Congratulations and credits to his mum for raising such a lovely son and I hope they both feel happy and proud of his success.  



by Anonymous-irany (not verified) on

It is time for you to educate yourself and start reading some useful sceintific books before showing up and spew nonsense. English people, including welsh ones, got used to steal Iranian wealth and talents as they did it in the past centuries.


Nice but...

by KingReza on

...too bad once puberty hits, he's done...


nutcases there is no such thing as an iranian gene

by Anonymous77 (not verified) on

he has an iranian biological father, a welsh mother and I presume afrocaribbean granfather, WHOSE BEEN TRAINING HIM. THERE IS NO SUCH THING AS AN IRANIAN GENE.
That's all by the by anyway and too stupid to discuss, if they push him anymore without more grounding he's voice is bound to crack


Word here is...

by Princess on

that Motown wants to sign Shaheen.

Best of luck to him!


Setareh cheshmakzan

by Anonymous-kaveh (not verified) on

He has a Persian name and Iranian genome(half Iranian), what else he needs to appear like an Iranian to you?

What do you know about human genes and behavioral genetics? Talent in different areas including Music is the joint product of heredity and enviroment.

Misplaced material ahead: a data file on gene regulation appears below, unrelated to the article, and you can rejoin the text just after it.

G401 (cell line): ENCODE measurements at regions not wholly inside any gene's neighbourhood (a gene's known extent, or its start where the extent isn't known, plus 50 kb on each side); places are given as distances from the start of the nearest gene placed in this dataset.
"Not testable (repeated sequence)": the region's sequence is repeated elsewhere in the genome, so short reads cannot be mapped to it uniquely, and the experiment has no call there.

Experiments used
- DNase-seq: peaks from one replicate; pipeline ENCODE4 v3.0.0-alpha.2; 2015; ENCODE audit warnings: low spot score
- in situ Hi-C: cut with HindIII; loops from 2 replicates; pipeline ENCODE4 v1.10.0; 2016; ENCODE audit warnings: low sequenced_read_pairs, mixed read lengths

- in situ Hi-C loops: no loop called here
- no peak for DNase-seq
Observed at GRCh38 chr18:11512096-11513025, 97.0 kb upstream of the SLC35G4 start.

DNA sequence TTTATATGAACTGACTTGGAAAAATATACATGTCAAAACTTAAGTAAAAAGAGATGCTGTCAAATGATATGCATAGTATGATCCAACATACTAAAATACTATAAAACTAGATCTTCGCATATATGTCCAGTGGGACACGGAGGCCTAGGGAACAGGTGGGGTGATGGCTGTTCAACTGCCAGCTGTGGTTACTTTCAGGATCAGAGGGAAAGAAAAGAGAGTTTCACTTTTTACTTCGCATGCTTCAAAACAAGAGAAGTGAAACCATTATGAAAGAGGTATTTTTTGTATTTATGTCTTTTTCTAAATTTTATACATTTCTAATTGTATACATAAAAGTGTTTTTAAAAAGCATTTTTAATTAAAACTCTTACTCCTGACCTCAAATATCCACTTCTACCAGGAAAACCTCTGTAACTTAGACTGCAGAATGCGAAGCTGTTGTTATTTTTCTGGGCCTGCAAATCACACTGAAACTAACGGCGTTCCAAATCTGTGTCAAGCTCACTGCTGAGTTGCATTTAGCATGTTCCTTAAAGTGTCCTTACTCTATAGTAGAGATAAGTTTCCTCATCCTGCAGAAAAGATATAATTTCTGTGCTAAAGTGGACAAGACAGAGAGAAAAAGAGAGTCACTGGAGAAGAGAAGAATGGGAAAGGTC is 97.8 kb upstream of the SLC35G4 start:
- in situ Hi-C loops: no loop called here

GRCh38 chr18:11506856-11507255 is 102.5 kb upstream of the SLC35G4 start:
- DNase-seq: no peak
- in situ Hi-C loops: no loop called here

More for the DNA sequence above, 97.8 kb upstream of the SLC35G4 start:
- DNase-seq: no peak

Setareh Cheshmakzan

Mr Nouraee

by Setareh Cheshmakzan on

If Shahin has not referred to himself as Iranian, and in fact persistently referred to himself as "from Swansea", then we have no right to call him anything else.  Even if he called himself Iranian but did not know the language of the people of that country and had not lived there, he would not become Iranian, on account of his father's blood.  He would remain an English boy with an Iranian father just as he is now.  Group identity does not arise from wishful thinking of oneself or others.  It is linked to sharing collective attributes, mores and beliefs, even if one is in a minority within that collective. 



Kaveh Nouraee


by Kaveh Nouraee on

His father's absence or presence is not the issue.

And while he may be raised solely by his Welsh or English mother in Swansea, the boy has Iranian blood in his veins. He is entitled to call himself anything he likes, just as Andre Agassi prefers to deny that he is Iranian. On that we agree.

But none of us have the right to say Shaheen is not Iranian.


Although he has Persian

by Anonymous-keepgoingbaby (not verified) on